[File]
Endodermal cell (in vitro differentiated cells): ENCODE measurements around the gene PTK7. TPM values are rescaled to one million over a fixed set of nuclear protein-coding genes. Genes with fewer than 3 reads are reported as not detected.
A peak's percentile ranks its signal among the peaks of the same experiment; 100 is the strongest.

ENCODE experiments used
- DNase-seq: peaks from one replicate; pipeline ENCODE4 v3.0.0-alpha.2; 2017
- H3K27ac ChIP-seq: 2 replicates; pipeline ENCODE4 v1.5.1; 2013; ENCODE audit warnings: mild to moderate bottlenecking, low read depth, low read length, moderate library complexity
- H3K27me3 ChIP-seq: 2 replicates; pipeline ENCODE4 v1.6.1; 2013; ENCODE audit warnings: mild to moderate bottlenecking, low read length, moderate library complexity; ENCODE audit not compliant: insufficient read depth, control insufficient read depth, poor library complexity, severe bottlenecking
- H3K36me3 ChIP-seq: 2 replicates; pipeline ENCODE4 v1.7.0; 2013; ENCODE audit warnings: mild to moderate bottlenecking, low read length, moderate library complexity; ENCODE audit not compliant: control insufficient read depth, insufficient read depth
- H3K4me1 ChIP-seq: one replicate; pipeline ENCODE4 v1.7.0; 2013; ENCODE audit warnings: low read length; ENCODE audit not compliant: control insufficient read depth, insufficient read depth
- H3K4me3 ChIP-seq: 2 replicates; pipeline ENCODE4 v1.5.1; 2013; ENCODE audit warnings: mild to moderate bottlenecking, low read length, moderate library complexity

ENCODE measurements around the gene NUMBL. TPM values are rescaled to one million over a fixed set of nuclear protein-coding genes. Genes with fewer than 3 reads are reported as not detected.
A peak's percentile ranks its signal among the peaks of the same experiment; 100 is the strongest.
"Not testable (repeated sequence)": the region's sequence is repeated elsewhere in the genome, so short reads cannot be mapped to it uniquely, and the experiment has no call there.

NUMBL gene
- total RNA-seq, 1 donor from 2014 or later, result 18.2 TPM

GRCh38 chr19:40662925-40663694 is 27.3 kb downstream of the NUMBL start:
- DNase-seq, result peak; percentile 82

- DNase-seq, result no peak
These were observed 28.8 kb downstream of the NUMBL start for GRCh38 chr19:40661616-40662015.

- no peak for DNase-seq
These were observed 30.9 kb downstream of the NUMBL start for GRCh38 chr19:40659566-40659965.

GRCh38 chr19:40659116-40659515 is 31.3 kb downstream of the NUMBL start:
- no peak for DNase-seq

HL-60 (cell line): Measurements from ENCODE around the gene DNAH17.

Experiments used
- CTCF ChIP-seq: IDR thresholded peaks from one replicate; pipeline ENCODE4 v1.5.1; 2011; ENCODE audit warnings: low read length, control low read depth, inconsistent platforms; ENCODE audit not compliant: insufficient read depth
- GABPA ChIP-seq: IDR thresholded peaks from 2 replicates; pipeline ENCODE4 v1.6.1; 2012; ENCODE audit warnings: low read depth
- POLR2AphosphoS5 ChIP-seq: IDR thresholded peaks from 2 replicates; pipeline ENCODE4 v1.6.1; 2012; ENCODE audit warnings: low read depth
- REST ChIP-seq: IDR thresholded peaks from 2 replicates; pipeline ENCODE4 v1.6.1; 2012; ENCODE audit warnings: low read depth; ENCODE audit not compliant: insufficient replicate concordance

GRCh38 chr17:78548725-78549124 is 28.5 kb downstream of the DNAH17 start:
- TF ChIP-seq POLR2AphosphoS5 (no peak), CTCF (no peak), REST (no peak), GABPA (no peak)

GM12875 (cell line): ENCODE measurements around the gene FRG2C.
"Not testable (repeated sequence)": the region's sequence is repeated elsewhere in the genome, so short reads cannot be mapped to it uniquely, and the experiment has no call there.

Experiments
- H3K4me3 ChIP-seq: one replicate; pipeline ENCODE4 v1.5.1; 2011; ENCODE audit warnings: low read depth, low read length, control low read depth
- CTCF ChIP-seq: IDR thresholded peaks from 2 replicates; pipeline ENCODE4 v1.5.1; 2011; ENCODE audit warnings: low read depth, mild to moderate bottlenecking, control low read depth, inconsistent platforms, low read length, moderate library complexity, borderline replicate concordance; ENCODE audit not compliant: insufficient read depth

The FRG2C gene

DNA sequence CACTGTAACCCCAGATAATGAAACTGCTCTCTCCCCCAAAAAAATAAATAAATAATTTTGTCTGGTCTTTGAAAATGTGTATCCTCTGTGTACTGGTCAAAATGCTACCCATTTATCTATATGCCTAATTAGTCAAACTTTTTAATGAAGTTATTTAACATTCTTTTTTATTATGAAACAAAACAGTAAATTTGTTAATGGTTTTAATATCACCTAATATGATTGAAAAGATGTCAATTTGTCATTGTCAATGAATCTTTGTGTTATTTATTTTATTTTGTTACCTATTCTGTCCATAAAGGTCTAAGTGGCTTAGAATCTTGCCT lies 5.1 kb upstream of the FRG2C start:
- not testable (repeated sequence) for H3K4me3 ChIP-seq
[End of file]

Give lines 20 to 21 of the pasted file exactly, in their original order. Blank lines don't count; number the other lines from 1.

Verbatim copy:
These were observed 30.9 kb downstream of the NUMBL start for GRCh38 chr19:40659566-40659965.

GRCh38 chr19:40659116-40659515 is 31.3 kb downstream of the NUMBL start: